Back in September, we took the family to the Insectival at the Athens Botanical Gardens. If your kids like bugs (and ours do), it’s a fun event. There were lots of cool educational displays, crafts and a big butterfly release. This was all fairly standard fun kid stuff.
The thing I didn’t expect to see was a big cooking demonstration from Big Cricket Farms. This is a company that grows insects for use in food, and they were serving up several different example dishes. I’ve heard a few of the arguments that protein from insects is hugely more sustainable than say, eating cows (and you can read more about that on the Big Cricket website). And I know eating insects is fairly common in some other countries. In fact, when I heard Tim Ferriss talking about protein bars made with insects a few months earlier, I tried to get some free samples, but they quickly ran out. So I was a pretty willing and informed customer to try out the Big Cricket offerings.
The rest of my family was not so enthusiastic. My wife and son were not at all interested in trying it out. But I did talk my 3-year-old daughter into giving it a shot. It looked like food, and it smelled like food, but how did it go down?
First, I tried the Grasshopper Guacamole. If no one had told me there were grasshoppers in there, I probably wouldn’t have known. They were just about undetectable, and the overall taste was good. So far, so good.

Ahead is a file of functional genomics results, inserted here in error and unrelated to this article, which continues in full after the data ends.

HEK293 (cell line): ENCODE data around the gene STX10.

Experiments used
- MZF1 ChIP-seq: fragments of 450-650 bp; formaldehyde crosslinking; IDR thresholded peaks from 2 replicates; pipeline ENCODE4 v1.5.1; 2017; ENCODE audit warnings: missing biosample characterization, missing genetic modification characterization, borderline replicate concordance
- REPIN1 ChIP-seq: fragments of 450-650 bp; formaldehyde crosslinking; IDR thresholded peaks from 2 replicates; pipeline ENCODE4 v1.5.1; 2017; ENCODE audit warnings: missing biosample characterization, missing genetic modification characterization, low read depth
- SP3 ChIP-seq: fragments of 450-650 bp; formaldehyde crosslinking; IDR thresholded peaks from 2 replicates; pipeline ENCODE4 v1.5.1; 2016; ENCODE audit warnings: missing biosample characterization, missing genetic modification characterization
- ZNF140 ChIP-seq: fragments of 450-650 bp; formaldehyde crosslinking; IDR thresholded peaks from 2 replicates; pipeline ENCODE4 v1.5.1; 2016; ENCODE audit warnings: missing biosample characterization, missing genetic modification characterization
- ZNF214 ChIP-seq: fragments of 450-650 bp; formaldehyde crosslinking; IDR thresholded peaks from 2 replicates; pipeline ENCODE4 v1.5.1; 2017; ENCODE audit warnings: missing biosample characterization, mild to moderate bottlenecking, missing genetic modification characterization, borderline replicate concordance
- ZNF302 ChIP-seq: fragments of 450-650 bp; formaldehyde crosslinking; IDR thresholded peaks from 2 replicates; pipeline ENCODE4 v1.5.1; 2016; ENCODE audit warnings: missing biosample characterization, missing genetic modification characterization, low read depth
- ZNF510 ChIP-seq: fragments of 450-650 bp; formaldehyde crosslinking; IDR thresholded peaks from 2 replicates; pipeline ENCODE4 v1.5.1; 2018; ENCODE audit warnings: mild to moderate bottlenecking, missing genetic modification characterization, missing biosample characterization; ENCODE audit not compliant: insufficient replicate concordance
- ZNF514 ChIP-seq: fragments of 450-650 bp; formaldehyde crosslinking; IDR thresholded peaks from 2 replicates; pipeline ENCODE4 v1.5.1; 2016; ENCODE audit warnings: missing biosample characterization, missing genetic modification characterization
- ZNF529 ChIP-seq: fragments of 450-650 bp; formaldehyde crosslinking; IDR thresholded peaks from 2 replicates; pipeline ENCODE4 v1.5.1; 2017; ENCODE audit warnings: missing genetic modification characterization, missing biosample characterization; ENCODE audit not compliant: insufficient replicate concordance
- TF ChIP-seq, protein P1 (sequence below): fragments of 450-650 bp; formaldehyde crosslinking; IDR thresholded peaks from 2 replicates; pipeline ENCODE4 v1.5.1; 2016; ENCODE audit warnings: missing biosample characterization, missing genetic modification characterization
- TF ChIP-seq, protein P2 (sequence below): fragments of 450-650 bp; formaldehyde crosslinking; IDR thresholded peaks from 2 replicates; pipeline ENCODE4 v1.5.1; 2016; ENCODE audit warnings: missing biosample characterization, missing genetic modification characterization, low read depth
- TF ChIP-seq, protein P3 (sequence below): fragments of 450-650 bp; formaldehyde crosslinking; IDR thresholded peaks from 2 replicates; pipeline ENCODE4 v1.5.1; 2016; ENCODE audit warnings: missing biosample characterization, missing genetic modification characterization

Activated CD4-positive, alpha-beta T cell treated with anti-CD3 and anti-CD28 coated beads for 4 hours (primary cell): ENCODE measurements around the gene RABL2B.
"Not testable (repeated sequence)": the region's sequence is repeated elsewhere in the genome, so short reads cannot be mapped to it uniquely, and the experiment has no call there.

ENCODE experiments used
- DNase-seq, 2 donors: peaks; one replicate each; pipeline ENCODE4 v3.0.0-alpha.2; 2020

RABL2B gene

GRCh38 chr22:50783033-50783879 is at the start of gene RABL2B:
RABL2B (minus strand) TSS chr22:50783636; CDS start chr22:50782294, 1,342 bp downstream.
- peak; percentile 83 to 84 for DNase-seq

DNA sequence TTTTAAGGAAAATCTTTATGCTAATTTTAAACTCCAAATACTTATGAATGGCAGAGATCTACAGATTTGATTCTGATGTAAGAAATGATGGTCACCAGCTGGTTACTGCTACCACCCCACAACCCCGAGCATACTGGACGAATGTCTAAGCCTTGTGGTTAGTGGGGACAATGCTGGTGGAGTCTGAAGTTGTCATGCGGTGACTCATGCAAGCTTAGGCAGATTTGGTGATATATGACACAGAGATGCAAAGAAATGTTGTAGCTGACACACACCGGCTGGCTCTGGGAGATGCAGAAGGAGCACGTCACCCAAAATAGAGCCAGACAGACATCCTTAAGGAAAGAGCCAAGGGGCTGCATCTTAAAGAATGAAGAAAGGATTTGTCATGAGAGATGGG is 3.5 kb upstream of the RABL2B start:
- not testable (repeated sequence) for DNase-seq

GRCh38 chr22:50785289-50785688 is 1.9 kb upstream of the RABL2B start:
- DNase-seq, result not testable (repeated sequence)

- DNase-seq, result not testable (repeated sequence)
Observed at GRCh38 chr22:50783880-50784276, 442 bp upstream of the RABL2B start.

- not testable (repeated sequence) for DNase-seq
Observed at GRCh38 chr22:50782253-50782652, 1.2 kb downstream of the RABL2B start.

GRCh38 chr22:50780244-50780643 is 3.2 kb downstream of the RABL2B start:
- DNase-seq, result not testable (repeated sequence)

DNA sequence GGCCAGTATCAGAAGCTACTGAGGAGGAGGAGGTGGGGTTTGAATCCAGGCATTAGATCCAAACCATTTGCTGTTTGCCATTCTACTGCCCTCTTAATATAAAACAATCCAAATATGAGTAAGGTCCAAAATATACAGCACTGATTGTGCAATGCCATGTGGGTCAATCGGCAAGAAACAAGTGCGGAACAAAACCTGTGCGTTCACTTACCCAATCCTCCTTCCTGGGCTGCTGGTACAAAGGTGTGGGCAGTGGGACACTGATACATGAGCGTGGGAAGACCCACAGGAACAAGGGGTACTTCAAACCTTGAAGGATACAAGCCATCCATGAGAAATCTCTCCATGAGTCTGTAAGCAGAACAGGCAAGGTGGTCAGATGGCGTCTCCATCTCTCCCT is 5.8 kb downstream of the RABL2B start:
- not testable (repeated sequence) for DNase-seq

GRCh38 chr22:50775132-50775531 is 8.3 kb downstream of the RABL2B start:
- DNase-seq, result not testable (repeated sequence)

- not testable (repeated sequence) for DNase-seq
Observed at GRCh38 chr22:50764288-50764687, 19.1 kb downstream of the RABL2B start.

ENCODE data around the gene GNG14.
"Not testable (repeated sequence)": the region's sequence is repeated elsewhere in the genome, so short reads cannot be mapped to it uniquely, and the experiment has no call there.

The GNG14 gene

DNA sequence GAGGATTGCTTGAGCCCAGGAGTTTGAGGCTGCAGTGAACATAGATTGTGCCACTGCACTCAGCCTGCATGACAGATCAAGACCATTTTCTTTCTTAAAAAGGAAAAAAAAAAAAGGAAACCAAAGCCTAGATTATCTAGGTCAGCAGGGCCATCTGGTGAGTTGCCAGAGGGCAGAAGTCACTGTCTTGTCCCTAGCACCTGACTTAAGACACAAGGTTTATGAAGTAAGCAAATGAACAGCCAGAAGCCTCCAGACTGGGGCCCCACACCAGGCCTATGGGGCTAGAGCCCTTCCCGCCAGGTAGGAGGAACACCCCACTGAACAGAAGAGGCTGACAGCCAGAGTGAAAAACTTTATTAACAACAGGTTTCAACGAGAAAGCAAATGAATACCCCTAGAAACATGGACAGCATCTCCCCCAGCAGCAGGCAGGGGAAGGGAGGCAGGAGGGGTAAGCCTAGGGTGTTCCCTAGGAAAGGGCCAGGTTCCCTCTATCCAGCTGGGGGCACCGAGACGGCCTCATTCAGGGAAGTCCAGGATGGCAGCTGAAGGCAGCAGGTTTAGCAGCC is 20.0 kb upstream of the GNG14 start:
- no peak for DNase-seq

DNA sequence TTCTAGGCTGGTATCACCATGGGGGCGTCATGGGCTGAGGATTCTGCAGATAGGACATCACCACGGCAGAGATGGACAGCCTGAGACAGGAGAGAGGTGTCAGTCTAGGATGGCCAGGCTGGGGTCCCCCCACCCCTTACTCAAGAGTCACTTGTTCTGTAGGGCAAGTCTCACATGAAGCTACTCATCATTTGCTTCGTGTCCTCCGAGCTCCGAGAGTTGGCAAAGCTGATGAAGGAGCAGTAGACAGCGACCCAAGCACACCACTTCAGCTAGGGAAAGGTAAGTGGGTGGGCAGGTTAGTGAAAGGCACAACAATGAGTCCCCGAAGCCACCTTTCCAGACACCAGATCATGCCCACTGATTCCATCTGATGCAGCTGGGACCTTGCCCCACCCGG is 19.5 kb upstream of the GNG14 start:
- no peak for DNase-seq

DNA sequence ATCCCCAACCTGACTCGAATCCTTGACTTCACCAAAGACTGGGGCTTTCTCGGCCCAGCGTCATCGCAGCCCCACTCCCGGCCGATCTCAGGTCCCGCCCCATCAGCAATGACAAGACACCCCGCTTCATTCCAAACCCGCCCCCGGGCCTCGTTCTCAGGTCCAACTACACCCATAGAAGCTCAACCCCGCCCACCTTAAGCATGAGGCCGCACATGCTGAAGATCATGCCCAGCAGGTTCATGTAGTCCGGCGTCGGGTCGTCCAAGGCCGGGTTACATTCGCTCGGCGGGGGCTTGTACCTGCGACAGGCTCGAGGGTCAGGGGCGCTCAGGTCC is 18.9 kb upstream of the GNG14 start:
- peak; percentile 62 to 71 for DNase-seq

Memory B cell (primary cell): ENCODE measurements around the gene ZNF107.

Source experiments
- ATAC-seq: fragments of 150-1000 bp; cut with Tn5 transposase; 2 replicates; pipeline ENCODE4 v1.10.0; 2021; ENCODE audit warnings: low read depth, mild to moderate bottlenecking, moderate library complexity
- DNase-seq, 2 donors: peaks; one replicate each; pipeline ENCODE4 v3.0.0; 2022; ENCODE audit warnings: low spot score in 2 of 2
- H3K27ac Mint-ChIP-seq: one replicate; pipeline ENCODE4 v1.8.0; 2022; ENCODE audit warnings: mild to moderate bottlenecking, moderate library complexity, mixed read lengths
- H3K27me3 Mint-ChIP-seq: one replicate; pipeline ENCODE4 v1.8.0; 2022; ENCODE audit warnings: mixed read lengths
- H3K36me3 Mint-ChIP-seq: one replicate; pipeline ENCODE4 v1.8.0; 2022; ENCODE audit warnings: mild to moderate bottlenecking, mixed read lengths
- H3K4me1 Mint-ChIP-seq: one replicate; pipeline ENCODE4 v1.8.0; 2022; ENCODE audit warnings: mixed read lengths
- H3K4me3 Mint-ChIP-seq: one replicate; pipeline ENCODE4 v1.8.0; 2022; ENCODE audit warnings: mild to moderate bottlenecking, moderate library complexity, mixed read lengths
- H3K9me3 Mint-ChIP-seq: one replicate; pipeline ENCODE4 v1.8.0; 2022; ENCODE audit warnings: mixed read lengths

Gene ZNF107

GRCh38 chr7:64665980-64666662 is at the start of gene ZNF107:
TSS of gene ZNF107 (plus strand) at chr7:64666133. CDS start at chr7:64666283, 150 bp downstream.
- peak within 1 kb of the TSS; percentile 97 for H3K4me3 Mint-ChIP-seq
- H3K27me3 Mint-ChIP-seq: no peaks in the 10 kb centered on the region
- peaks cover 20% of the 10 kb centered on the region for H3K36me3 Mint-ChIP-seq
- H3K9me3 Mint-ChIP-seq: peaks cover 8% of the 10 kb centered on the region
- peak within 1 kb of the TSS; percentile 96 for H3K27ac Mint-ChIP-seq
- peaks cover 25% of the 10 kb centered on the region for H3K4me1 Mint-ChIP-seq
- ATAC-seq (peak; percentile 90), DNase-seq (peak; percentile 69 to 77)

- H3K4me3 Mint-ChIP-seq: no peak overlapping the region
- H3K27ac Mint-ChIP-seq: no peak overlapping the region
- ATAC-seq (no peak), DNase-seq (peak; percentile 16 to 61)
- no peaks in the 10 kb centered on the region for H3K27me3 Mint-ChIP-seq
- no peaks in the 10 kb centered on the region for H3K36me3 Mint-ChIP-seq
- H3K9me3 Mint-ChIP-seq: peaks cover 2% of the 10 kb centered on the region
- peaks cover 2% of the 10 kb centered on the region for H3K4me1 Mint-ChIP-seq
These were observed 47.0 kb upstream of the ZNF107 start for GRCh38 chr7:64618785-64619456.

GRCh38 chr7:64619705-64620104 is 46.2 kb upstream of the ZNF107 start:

Next up was the fudge. It looked like fudge, but with some little dark inclusions (mealworms? not sure). I liked it fine. The bugs didn’t taste bad, and had a crunchy texture like you might find from crystallized sugar in regular fudge. And since it was fudge, my daughter was ready to give it a go. Unlike me, she was not at all happy about the crunchy parts. She somehow managed to eat the fudge part, but spit out the bug part.
Last up was the meal worm stir fry. After the fudge, my daughter was not interested in trying this. And judging from the people around us, she was far from alone. As you can see in the picture, the bugs are very visible in this one, and that visual alone was too much for a lot of people. But it was sort of a mind over matter thing. I convinced myself it was going to be ok, and it was. Crunchy, flavorful, not bad at all.
Here it is, a little over a month later, and my daughter and I survived with no ill effects. I’m not exactly seeking out restaurants that serve bugs. But the next time somebody’s trying to pitch insects as alternative protein, I’ll definitely give it another shot.